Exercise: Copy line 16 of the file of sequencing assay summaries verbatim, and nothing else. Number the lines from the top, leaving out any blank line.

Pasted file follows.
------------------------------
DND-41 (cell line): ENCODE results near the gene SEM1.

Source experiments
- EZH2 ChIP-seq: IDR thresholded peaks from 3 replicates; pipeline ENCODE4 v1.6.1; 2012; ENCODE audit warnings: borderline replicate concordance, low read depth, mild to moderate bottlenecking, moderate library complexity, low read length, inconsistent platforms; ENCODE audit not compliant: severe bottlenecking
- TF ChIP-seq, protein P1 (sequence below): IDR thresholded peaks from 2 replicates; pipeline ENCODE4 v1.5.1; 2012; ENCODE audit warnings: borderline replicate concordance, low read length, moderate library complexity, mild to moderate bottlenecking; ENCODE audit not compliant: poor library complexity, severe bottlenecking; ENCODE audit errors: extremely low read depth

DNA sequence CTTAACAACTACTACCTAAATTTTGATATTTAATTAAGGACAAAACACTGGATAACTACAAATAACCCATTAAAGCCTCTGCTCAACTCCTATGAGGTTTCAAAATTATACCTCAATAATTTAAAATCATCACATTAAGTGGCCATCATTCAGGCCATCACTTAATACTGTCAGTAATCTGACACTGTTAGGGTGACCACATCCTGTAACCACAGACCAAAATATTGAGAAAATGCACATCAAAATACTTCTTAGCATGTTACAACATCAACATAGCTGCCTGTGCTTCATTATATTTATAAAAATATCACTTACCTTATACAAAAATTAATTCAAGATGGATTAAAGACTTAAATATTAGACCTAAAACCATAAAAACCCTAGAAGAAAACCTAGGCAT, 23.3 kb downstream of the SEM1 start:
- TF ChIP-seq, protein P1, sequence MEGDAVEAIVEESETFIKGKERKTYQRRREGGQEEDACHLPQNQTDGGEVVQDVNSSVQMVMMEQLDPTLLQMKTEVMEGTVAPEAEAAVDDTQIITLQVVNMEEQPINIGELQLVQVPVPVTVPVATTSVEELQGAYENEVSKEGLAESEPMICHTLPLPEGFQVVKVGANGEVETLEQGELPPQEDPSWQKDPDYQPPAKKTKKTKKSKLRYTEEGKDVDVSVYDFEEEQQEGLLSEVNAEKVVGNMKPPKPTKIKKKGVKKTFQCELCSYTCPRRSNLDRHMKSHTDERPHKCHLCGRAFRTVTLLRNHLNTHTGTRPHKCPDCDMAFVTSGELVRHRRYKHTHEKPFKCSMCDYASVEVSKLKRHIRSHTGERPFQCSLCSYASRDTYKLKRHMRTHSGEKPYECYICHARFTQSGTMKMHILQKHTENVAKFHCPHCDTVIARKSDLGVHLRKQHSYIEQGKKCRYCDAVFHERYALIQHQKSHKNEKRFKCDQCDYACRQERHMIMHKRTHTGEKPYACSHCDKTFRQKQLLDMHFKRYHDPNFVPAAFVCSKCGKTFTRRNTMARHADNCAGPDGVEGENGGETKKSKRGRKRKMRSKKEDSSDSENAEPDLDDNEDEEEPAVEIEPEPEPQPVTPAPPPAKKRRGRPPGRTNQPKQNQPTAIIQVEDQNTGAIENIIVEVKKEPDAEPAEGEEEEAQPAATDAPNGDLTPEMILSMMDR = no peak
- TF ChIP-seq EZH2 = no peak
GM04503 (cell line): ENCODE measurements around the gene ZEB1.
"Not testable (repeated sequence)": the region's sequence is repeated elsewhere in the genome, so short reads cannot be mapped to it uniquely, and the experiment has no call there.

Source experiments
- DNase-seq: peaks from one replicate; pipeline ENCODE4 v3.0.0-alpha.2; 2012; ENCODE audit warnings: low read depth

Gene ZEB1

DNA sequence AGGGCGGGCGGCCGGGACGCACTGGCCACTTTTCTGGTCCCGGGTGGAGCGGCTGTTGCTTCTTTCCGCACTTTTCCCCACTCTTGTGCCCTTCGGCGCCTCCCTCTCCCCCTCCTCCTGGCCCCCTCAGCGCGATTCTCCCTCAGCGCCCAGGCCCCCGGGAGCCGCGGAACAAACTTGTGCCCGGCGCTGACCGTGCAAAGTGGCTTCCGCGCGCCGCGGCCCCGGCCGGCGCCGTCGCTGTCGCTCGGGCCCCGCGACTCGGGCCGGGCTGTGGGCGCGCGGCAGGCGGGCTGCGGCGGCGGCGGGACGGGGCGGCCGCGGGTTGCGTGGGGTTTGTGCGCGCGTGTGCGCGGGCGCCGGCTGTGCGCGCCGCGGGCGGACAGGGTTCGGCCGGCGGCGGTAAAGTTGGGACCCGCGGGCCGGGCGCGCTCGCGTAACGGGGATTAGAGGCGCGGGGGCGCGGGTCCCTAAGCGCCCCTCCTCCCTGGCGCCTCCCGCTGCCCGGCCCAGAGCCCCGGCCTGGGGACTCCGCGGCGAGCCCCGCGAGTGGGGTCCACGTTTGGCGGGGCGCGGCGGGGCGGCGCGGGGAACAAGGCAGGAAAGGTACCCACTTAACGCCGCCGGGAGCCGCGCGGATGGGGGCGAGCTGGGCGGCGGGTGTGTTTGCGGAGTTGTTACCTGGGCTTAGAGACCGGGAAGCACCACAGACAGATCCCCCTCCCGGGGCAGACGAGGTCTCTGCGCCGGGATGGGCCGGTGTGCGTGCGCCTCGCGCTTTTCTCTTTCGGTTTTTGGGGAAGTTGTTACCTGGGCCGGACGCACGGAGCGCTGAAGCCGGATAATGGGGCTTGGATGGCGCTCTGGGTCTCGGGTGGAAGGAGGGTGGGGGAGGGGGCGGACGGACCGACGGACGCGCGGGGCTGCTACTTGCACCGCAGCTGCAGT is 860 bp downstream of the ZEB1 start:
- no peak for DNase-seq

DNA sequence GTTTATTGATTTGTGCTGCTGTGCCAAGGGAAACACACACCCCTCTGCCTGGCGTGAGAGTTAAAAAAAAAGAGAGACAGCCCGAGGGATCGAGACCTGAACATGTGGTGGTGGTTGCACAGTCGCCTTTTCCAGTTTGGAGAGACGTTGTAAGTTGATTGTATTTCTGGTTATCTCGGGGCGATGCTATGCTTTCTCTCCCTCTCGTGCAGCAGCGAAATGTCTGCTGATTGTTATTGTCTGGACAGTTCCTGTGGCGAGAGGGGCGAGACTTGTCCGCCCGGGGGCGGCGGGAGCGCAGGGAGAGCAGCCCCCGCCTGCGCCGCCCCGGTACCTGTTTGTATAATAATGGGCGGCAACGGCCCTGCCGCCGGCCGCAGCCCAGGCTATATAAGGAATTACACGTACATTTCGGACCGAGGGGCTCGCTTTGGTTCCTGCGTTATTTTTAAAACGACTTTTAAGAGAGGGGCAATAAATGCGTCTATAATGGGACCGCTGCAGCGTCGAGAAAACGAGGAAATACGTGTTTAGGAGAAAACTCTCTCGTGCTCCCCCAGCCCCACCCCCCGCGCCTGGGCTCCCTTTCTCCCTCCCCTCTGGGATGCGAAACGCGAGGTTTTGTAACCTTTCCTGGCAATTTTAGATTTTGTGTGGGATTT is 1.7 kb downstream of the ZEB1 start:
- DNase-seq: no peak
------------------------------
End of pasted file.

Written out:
- DNase-seq: no peak